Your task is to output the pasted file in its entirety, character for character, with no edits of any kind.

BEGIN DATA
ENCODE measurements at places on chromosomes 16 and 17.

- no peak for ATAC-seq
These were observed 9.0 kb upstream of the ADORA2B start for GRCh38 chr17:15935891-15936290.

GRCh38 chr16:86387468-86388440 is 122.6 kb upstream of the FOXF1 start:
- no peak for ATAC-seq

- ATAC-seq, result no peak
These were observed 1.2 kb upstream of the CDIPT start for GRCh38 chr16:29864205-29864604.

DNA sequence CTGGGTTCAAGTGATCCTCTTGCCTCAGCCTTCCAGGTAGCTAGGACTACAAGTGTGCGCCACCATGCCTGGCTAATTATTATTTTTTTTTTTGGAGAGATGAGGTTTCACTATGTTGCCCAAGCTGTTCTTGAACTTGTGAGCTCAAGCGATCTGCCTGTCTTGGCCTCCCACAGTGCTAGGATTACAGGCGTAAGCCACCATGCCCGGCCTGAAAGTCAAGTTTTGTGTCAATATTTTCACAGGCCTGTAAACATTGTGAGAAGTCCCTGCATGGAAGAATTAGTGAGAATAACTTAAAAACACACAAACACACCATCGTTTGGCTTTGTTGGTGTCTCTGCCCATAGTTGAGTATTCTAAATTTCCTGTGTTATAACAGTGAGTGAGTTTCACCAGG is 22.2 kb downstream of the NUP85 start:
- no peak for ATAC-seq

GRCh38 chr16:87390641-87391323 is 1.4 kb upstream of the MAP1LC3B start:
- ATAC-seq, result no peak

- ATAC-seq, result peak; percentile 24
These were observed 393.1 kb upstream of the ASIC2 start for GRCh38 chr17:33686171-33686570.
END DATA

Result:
ENCODE measurements at places on chromosomes 16 and 17.

- no peak for ATAC-seq
These were observed 9.0 kb upstream of the ADORA2B start for GRCh38 chr17:15935891-15936290.

GRCh38 chr16:86387468-86388440 is 122.6 kb upstream of the FOXF1 start:
- no peak for ATAC-seq

- ATAC-seq, result no peak
These were observed 1.2 kb upstream of the CDIPT start for GRCh38 chr16:29864205-29864604.

DNA sequence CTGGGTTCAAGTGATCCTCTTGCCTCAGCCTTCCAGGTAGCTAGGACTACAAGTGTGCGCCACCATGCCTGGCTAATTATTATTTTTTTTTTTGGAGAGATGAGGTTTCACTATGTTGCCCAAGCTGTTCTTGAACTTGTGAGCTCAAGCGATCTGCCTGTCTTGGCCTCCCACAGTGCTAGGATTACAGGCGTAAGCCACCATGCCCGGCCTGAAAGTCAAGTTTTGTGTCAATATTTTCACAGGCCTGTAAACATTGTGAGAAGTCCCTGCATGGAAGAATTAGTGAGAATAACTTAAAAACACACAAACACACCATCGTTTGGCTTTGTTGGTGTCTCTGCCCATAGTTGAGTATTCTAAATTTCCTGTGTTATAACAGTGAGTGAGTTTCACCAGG is 22.2 kb downstream of the NUP85 start:
- no peak for ATAC-seq

GRCh38 chr16:87390641-87391323 is 1.4 kb upstream of the MAP1LC3B start:
- ATAC-seq, result no peak

- ATAC-seq, result peak; percentile 24
These were observed 393.1 kb upstream of the ASIC2 start for GRCh38 chr17:33686171-33686570.